Legislative Court (West's Encyclopedia of American Law)
The term legislative court was coined in 1828 by Chief Justice JOHN MARSHALL, who wrote the opinion in American Insurance Co. v. Canter, 26 U.S. (1 Pet.) 516, 7 L. Ed. 242 (1828). In Canter, the High Court ruled that the U.S. Congress had the power to establish a federal court in the U.S. territory of Florida. Marshall held that Congress had this power under Article I, Section 8, Clause 9, of the U.S. Constitution. Marshall called courts created under this provision "legislative courts, created in virtue of the general right of sovereignty, which exists in the government."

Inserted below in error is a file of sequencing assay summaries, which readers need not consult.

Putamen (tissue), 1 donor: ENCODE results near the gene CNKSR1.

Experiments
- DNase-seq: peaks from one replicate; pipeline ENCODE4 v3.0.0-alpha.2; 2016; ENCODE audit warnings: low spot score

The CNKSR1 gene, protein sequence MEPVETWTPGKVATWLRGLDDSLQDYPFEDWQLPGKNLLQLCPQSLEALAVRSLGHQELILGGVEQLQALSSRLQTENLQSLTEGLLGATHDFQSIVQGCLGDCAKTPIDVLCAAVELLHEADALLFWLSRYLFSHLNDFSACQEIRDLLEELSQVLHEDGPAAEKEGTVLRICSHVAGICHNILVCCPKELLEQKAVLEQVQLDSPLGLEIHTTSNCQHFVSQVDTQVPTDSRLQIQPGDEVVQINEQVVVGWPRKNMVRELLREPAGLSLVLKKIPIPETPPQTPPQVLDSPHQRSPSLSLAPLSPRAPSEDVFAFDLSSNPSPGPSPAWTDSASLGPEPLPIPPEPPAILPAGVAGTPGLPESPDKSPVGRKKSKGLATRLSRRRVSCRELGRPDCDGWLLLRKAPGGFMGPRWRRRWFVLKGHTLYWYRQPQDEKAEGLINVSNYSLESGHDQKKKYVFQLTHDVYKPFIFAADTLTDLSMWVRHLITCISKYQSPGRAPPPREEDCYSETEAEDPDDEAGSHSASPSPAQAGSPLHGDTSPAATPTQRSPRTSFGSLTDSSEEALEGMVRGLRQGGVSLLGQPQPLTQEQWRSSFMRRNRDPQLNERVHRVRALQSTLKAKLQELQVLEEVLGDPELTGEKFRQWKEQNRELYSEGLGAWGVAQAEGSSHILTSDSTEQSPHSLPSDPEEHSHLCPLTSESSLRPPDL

On the federal level, the congressional authority to create courts is found in two parts of the U.S. Constitution. Under Article III, Section 1, "The judicial Power of the United States, shall be vested in one supreme Court, and in such inferior Courts as the Congress may from time to time ordain and establish." Article III, Section 1, also provides that the judges in the Supreme Court and in the inferior courts will not have their pay diminished and will hold their office during good behavior. This section establishes an independent judiciary that cannot be influenced by threats of pay cuts or of removal without cause. Article III courts are called constitutional courts.
Article I, Section 8, Clause 9, confers on Congress the power to "constitute Tribunals inferior to the supreme...
(The entire section is 1024 words.)
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